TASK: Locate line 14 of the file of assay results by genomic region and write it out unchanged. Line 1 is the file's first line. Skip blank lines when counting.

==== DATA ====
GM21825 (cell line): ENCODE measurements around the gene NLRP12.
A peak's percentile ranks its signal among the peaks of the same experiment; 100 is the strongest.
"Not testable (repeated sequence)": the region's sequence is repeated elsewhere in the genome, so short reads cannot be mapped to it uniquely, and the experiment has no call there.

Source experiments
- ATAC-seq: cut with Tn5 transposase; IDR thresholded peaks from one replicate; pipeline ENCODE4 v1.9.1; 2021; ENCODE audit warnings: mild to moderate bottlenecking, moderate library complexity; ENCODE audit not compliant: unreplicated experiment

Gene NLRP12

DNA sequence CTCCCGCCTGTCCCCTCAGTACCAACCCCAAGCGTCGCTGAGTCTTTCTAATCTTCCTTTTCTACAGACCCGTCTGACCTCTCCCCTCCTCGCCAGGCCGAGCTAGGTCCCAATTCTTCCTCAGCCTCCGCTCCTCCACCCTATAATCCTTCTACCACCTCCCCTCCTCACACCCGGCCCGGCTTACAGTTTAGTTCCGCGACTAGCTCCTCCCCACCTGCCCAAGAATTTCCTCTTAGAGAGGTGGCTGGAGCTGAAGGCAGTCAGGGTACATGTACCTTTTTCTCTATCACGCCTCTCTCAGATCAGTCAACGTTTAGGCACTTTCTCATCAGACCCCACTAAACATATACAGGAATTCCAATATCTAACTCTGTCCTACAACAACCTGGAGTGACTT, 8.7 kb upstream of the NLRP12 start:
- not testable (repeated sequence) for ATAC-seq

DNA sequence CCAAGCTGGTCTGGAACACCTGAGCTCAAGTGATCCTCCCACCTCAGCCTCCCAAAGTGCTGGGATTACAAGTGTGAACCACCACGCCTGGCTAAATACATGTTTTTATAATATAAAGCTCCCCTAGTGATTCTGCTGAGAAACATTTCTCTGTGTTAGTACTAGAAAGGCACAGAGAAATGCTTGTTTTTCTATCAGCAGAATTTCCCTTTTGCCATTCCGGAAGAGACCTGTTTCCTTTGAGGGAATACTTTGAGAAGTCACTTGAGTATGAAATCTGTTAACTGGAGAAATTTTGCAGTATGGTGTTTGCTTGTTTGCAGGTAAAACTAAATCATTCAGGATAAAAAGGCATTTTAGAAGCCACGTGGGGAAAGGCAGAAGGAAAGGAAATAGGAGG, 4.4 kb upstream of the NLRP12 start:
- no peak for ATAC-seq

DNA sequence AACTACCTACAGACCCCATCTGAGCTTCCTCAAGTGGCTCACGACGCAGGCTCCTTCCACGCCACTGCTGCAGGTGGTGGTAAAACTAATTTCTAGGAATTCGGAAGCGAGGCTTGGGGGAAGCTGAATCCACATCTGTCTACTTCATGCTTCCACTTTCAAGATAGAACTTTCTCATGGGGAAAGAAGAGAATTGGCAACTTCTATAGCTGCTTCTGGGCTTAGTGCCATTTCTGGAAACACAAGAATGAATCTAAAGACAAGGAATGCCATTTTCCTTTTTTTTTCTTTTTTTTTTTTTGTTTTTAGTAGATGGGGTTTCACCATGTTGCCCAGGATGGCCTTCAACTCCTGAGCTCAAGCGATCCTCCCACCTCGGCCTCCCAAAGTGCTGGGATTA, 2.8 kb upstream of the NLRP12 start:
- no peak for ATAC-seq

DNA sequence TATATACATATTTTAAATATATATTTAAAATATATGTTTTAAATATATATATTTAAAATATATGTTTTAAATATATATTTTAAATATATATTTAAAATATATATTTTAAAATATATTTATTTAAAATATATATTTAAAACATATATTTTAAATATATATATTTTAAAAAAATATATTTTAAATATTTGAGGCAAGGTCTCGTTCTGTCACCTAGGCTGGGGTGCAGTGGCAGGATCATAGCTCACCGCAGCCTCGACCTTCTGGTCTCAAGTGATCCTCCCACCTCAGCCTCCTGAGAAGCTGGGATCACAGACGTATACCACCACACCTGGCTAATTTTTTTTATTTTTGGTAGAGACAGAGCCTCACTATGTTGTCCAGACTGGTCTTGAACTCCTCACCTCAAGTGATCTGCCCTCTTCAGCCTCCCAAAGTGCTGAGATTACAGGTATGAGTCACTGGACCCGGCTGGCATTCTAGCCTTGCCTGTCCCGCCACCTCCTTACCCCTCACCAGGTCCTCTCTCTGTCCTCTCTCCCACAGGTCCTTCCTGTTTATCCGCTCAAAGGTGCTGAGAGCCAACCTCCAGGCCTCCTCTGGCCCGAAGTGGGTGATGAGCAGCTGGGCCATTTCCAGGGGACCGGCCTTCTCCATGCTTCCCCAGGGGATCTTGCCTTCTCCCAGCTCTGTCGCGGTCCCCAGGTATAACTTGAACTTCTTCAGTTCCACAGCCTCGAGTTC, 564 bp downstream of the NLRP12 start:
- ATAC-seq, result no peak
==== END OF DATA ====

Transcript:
- ATAC-seq, result no peak